An outstanding plenary session on defensive practice

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5 plénière pratique défensive.jpgA family physician, member of the Scientific Committee for this 5th edition of Preventing Overdiagnosis and member of the QMA’s Board of Directors, Dr. Guylène Thériault chaired a very popular plenary session on the theme of Tackling the defensive practice argument. Three speakers discussed this topic from different angles.

Using a real case to illustrate, Audrey Ferron Parayre, an assistant professor at the Faculty of Law at the University of Ottawa, showed the value of shared decision-making between physicians and patients. This collaborative discussion forms the basis of consent to care and ensures proper communication between the patient and physician. Knowing that communication issues are generally at the centre of professional liability cases, improved patient-physician communication is much better legal protection than engaging in defensive practices.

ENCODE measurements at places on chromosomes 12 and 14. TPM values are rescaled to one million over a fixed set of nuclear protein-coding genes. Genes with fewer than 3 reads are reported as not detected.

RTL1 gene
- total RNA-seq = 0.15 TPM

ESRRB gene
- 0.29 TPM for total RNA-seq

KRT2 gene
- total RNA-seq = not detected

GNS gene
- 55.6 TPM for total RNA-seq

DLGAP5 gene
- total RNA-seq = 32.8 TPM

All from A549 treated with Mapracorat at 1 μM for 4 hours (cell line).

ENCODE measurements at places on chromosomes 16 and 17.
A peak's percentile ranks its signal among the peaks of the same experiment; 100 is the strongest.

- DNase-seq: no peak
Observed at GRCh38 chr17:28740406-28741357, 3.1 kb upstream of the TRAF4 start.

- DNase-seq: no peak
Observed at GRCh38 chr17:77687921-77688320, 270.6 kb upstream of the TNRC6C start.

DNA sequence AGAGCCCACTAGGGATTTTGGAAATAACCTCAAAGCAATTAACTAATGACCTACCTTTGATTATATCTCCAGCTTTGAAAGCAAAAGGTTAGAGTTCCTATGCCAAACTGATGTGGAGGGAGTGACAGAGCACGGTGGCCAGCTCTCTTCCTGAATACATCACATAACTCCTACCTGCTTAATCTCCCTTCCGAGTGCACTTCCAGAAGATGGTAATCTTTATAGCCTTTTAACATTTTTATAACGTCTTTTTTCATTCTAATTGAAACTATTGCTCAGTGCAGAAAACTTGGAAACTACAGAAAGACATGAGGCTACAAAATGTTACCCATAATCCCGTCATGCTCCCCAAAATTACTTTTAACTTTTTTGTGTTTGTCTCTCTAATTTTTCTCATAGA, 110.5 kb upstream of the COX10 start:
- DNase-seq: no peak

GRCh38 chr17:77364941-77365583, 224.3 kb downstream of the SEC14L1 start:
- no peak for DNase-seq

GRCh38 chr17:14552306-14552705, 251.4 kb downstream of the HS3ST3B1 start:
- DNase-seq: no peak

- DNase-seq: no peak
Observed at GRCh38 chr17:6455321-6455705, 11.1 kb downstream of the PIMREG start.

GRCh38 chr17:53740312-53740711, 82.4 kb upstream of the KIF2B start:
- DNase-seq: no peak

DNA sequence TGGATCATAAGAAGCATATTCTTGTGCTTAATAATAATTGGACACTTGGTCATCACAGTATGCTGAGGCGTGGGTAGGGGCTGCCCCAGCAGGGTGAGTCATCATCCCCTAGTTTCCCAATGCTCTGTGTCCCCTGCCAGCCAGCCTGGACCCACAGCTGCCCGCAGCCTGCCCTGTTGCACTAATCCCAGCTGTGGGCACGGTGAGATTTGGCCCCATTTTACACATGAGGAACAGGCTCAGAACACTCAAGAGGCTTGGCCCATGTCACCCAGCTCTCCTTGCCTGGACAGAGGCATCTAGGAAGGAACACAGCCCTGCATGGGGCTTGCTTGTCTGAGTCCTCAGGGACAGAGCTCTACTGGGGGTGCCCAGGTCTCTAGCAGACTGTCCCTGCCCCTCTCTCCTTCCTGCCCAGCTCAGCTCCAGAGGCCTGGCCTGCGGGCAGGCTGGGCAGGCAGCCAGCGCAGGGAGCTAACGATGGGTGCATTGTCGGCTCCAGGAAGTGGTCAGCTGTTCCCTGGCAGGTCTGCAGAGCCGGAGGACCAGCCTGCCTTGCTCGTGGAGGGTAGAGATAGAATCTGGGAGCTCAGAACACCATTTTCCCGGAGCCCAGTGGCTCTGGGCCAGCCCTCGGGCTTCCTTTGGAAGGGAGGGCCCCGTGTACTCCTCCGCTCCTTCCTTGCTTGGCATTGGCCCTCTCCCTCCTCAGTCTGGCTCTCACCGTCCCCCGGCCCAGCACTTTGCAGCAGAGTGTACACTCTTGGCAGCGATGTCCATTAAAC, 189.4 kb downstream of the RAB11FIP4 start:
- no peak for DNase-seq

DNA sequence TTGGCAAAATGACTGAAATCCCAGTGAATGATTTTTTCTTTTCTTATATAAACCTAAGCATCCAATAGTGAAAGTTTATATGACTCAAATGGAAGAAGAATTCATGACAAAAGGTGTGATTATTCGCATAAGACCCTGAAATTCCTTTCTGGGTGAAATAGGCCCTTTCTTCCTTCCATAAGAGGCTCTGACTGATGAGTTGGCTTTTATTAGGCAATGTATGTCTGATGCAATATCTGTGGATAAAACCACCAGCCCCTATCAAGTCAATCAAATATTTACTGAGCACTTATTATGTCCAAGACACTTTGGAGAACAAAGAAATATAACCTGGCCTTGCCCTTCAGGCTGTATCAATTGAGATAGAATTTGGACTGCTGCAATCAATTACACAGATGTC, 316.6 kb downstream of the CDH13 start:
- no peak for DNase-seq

A lawyer specializing in bioethics, Michel T. Giroux started off by reminding us that the key issue in ethics is the goal of the procedure. He then presented a case history where the patient’s death was likely caused by questionable clinical decisions, but which addressed the wishes of threatening relatives. The foundation of a healthy helping relationship is built on professional competence and the imperative of non-maleficence, or primum non nocere. A health professional could potentially harm a patient, even in the absence of malicious intent. Defensive practice is a professional stance intended to shelter the agent from legal action. Professionals who engage in defensive practices are moving away from the intended goal of a helping relationship, which is to seek the well-being of the patient. The emotion guiding professionals is fear. When this emotion is not addressed, it prevents the professionals from exercising their freedom to practice in the interest of the patient. 

Dr. Lorraine LeGrand Westfall, Director of Regional Affairs and Chief Privacy Officer at the Canadian Medical Protective Association, clearly demonstrated the difference between the guidelines issued by professional orders and those issued by peer associations, while also differentiating the claims under the judicial process. Dr. LeGrand Westfall also talked about the code of ethics for physicians. She reminded everyone of the importance of not using resources unnecessarily and that physicians must give priority to the best interests of patients by providing them with the relevant information to help them make a free and informed decision when discussing tests or procedures.